Advice for the Remainder of your Off-Season Training

Triathlon Coach Mike Ricci looking at trail map
December 22, 2020

Jim Hallberg



When it comes to triathlon racing, 2020 has certainly been an unfortunate year.  However, we need to look forward - toward 2021.  And as you think about the remainder of your off-season I hope you will draw inspiration from these athlete stories.  Each athlete has had a great deal of success during 2020 with their out-of-the-ordinary training, and I hope you will be encouraged to try some of these ideas with your own training. 

Thinking positively, if you were battling some health or injury issues, this has been a good time to address those issues instead of battling through the injuries in hopes that you simply make it through the next race. This has been the year to make yourself “Bulletproof”!  Which is something D3 Head Coach Mike Ricci likes to say.  And if you havn’t tuned in to fix those niggles just yet, it’s not too late.

As triathletes, we invest a chunk of our lives training in swim, bike, run and of course, strength. However, if we remove that need to hyper-focus on specific workout metrics, such as heart rate, power pace, duration and intensity, what gives way is more training freedom.

One of the athletes I coach, Karen R., went this year without an Ironman to focus on.  In it’s place, she found enjoyment in her epic, and I MEAN EPIC adventures on her mountain bike and through trail running. The beauty and the sites of getting off her tri bike and into the wilderness gave her a renewed sense of training. I noticed that athletes found a fresh new world off the pavement and on beautiful trails. Athletes bought off road (mountain or gravel) bikes, or if they had them, they pulled them back out of storage. 

And not coincidentally, guess what happened when Wild Rice (Karen R.) got back on her TT bike? She had her best FTP ever! A historical best FTP improvement by 8.9%! Unplugging from the data of power actually allowed her to get more out of the training because mountain biking is about using the terrain to dictate your intensity.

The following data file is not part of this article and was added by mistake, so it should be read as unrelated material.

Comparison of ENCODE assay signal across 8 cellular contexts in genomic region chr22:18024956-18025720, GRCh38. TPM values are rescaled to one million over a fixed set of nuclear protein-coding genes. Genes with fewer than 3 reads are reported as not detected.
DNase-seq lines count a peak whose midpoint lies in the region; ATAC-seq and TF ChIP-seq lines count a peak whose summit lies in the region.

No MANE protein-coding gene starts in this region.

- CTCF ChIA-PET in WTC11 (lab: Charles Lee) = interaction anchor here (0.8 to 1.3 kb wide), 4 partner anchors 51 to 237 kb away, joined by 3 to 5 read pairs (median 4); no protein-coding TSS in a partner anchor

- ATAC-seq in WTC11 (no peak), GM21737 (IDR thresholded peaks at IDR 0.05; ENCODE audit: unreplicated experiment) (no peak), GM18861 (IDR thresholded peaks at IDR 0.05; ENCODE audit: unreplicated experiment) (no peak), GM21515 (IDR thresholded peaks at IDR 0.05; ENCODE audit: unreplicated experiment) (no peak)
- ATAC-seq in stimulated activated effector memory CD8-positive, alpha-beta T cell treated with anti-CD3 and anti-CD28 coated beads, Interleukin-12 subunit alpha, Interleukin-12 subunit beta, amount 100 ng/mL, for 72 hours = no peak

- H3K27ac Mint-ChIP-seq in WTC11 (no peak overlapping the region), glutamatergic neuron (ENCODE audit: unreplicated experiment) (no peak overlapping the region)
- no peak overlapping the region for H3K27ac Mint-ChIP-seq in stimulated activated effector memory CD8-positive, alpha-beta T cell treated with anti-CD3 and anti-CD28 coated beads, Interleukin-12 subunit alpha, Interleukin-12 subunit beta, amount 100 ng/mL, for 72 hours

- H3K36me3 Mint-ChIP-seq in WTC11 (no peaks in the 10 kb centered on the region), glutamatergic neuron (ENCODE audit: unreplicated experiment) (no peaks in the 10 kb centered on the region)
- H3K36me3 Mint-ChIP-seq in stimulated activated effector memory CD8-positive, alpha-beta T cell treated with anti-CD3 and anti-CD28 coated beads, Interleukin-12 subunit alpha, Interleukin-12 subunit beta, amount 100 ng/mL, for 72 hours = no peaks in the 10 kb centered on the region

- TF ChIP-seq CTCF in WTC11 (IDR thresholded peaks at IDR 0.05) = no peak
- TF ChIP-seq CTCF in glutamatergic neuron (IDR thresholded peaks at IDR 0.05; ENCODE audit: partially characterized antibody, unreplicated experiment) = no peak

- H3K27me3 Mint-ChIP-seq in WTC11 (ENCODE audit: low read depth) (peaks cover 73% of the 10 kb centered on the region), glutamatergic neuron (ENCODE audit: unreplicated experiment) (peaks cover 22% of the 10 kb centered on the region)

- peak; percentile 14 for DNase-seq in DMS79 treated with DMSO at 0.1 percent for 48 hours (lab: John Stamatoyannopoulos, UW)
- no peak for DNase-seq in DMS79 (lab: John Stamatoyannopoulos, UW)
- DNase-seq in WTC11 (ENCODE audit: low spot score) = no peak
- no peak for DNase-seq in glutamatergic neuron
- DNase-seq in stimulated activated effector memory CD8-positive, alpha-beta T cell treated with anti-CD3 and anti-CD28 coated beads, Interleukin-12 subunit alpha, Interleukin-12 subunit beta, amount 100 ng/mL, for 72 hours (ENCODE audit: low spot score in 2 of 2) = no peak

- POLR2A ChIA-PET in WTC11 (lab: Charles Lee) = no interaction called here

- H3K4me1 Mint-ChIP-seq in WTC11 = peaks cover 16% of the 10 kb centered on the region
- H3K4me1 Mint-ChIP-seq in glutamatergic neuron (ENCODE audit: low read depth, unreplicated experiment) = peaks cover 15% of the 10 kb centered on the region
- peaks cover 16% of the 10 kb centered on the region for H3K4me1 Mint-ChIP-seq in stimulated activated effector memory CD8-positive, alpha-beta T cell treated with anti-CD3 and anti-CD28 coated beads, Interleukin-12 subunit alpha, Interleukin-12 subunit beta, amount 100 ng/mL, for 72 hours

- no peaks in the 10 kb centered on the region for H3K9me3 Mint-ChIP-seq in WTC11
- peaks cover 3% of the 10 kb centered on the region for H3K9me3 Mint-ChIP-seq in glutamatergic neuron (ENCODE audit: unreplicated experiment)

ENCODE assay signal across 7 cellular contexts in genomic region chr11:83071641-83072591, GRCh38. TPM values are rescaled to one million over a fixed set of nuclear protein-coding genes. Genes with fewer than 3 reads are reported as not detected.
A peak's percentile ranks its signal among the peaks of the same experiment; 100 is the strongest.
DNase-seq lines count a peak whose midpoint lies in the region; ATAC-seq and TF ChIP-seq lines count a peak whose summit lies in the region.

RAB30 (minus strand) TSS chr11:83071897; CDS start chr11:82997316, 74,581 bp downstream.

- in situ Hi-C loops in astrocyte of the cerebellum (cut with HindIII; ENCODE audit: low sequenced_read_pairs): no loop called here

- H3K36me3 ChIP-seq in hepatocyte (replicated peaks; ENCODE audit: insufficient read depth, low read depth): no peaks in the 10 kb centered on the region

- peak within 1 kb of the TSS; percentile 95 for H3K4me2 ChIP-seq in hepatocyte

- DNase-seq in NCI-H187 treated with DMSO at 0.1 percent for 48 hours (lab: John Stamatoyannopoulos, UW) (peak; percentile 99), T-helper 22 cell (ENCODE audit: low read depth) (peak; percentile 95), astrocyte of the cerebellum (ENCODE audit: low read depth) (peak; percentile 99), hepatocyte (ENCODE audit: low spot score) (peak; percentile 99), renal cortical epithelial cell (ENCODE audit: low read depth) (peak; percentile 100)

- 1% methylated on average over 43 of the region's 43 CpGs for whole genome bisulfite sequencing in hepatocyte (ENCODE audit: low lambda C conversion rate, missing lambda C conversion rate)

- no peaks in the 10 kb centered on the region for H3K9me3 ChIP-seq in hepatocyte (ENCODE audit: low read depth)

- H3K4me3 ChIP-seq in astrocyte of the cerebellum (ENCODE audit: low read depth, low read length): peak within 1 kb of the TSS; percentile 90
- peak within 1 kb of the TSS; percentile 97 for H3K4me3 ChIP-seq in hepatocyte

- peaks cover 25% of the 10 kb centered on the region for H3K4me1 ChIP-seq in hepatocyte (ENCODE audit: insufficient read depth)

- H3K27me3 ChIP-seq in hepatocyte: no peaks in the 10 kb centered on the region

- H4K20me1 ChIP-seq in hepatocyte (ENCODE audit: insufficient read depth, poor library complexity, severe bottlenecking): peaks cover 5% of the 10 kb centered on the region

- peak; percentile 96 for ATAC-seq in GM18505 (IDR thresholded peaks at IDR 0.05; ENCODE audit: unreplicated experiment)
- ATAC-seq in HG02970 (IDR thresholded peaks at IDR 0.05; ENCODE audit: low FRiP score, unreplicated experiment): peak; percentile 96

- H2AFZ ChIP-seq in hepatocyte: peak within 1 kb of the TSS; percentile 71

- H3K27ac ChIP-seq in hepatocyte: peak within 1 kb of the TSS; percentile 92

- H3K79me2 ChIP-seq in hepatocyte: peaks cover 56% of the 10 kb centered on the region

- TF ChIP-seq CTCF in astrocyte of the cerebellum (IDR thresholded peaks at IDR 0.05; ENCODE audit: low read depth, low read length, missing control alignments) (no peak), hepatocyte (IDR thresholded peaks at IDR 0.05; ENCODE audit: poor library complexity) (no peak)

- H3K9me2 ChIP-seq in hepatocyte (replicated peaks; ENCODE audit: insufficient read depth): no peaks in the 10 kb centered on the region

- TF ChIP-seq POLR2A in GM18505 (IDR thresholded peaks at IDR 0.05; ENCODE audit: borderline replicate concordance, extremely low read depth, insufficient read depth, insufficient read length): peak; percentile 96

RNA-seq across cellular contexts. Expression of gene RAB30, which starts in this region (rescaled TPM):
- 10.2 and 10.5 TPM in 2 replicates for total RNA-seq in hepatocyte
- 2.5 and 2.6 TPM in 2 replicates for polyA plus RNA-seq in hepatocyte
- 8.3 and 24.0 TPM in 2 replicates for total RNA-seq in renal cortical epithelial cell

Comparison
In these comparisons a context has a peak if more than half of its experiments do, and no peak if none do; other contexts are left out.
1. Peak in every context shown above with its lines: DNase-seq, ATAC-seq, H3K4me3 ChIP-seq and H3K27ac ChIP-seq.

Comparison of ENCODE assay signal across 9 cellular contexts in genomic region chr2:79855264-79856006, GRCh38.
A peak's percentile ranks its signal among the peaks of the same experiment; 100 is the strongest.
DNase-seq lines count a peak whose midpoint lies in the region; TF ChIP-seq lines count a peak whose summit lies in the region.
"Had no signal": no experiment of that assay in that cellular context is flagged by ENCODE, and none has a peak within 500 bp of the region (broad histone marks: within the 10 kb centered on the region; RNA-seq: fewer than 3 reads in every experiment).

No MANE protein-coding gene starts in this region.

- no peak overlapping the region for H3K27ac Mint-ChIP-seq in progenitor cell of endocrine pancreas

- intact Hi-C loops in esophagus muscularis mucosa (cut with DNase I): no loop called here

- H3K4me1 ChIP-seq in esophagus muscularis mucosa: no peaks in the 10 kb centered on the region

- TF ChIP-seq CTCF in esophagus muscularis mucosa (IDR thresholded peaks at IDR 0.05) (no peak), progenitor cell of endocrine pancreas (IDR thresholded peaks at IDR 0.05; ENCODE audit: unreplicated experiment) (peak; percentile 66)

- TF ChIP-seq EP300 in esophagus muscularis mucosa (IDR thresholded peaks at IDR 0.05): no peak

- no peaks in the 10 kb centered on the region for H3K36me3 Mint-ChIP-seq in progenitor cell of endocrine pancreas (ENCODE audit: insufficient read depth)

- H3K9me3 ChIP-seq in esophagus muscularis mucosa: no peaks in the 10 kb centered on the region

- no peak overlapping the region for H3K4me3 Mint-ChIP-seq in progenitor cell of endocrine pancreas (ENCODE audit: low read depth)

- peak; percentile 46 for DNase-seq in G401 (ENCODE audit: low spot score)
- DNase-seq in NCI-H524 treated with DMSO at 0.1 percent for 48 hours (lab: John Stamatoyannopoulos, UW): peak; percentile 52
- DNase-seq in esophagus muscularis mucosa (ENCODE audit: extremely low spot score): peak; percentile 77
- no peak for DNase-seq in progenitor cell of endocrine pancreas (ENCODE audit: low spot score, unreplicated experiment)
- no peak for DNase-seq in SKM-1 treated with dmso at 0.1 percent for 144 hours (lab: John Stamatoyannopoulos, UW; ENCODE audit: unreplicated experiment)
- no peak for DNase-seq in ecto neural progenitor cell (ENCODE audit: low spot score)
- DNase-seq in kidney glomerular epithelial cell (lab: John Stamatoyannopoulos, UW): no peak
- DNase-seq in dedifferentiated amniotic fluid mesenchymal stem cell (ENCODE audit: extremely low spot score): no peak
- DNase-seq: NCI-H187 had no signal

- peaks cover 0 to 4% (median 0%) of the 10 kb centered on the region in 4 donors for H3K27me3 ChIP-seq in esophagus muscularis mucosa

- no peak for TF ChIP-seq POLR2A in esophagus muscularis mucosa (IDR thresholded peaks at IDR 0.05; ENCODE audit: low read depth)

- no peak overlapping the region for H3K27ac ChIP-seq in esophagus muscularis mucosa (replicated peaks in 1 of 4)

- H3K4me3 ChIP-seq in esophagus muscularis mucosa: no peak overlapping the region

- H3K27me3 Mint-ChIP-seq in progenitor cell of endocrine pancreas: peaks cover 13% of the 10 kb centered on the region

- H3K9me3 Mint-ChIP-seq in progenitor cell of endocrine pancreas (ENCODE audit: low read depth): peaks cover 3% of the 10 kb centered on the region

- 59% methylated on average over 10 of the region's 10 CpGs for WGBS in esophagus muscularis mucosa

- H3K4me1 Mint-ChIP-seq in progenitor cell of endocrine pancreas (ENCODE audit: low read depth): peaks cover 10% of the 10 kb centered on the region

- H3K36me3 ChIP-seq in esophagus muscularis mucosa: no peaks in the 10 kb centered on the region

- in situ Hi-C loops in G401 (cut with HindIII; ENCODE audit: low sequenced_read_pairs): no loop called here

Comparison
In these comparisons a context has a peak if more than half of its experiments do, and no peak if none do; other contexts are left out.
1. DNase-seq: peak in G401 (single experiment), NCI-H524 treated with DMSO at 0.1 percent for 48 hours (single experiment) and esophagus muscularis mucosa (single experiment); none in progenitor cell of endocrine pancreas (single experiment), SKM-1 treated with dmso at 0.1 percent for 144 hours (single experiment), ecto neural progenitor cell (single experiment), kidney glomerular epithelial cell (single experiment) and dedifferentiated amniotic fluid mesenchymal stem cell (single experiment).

Let’s take a look at Keith G.  He crushed more races this year than anyone, and 90% of them were off-road and non-traditional from mountain bike stage races to Otillo swim/runs. I can't tell you how excited I was to hear about the awesome adventures he was having! When he got back on either his road or TT bike, he saw 5-20-60 minute power numbers and new found strength! See the chart below.  Was he still running and swimming? Yes, yes he was! But the alternatives to triathlons helped him find new gains in his triathlon fitness.

Keith’s Power Numbers

Duration in MinutesTT bike Power % improvement Road bike Power % improvement1min20%5min6%22%12min7%10%20min7%0%60min12%4.5%

Many athletes that I worked with this year found new challenges from 6 hour bike distance races on or off road, or events that took them off the traditional triathlon path. Events we would most likely be more reluctant to do during a traditional triathlon season. Tasi K. chased and dramatically improved his 1 mile personal best by 25 seconds running a 5:58 mile thats an 8% improvement!

Another athlete, Dana W., has turned her home into a ranch for retired horses. Talk about strong! Limited traditional training with hours of physical tough labor and she’s as fit and as fast as ever - and happy! Reduced training volume, but smarter with each workout and she has become a faster and stronger athlete. She just ran one of her fastest 10k’s in the past 5 years, on a solo workout!